Slated to make the Detroit roster after an impressive 13 game playoff performance, Kyle suffered a setback after suffering a broken hand in training camp resulting in missing the entire 2007–08 pre-season. Quincey returned and played the majority of the year with Grand Rapids scoring 20 points in 66 games. He was used as an call-up from the Griffins in February to play 6 games for Detroit in the regular season. During the 2008 playoffs, he was on the practice roster for the whole playoffs as the Red Wings captured the Stanley Cup. Although the Red Wings included him on the Stanley Cup winning picture, he was not awarded a Stanley Cup ring and did not qualify to be inscribed on the Stanley Cup.
Going in to the 2008–09 season Quincey was re-signed to a two-year contract with the Red Wings on September 9, 2008. Unable to crack the talent laden Red Wings and due to salary cap compliance issues, Kyle was placed and claimed off waivers on October 13, 2008, by the Los Angeles Kings. Posting an assist in his Kings debut against the Carolina Hurricanes on October 17, 2008, he quickly became an important part of a young Kings defensive corps, especially early in the season due to the injury of Jack Johnson, playing on the power play and penalty killing units. He finished his breakthrough season leading the Kings defense in scoring with 34 assists and 38 points in 72 games before finally succumbing to a herniated disc on April 1, 2009.
On July 3, Quincey was traded, along with defenseman Tom Preissing and a fifth round pick in the 2010 NHL Entry Draft to the Colorado Avalanche in exchange for left winger Ryan Smyth. In the 2009–10 season he made his Avalanche debut on opening night in a 5-2 victory over the San Jose Sharks on October 1, 2009. Quincey joined Todd Gill to become just the second player to play on the Avalanche after previously appearing for the rival Detroit Red Wings. Kyle again quickly established himself within the re-building Avalanche defense to lead the team in average ice time and record a career high of 6 goals for 29 points in 79 games. On July 2, 2010, he was then re-signed by the Avalanche to a two-year contract.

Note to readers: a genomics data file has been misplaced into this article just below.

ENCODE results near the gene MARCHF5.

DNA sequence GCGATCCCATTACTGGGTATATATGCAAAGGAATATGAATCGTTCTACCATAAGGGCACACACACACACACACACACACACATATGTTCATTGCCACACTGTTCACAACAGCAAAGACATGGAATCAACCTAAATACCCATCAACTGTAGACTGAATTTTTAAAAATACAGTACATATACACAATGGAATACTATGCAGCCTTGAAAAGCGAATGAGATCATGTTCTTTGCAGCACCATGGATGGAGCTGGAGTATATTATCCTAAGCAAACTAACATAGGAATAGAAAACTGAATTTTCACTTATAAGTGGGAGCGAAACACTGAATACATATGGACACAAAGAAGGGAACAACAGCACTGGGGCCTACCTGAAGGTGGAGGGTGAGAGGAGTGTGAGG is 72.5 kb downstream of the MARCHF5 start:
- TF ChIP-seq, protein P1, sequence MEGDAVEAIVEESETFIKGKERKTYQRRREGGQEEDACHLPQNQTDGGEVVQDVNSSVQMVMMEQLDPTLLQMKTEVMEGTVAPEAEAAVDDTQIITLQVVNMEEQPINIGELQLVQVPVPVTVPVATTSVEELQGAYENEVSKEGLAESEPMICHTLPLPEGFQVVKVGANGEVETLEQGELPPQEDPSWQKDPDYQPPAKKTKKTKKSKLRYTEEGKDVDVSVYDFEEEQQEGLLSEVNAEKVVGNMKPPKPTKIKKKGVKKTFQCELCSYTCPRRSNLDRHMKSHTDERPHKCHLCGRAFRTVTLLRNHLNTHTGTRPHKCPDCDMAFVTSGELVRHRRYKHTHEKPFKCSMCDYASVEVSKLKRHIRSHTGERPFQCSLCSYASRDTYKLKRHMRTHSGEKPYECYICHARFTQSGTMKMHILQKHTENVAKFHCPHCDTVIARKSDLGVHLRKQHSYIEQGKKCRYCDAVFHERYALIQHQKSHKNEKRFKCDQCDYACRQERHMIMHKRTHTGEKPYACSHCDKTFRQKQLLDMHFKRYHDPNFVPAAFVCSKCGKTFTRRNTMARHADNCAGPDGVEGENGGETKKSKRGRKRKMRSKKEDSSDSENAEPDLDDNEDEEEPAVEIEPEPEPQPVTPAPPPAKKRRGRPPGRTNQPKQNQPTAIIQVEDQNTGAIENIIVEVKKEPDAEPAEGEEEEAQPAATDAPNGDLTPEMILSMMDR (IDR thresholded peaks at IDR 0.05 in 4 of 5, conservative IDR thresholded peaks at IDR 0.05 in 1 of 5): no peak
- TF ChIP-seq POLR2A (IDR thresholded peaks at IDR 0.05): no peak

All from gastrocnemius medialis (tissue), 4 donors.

Kyle Quincey will captain Canada in an 3 game exhibition series against USA this July/August in NZ.
Personal[edit | edit source]
Quincey hails from Orangeville, Ontario, and cites former Toronto Maple Leafs forward Bill Berg as one of his childhood idols. "When I was young, my dad took me to see a Kings game in Toronto. I was watching Wayne Gretzky, but my dad said to me, ‘watch the way Bill Berg plays. Look at him working in the corners, not being afraid to get his nose dirty, and doing all of the little things.’ Berg became one of my favorite players to watch after that because of the effort he put, and how he never took a night off. I feel like I have taken a similar approach to working hard and being confident to do whatever is asked of me." Kyle celebrated his day with the Stanley Cup from the Detroit Red Wings in Caledon, Ontario with family and friends. He also took the Cup to Alder Street Recreation Centre for Autographs and pictures.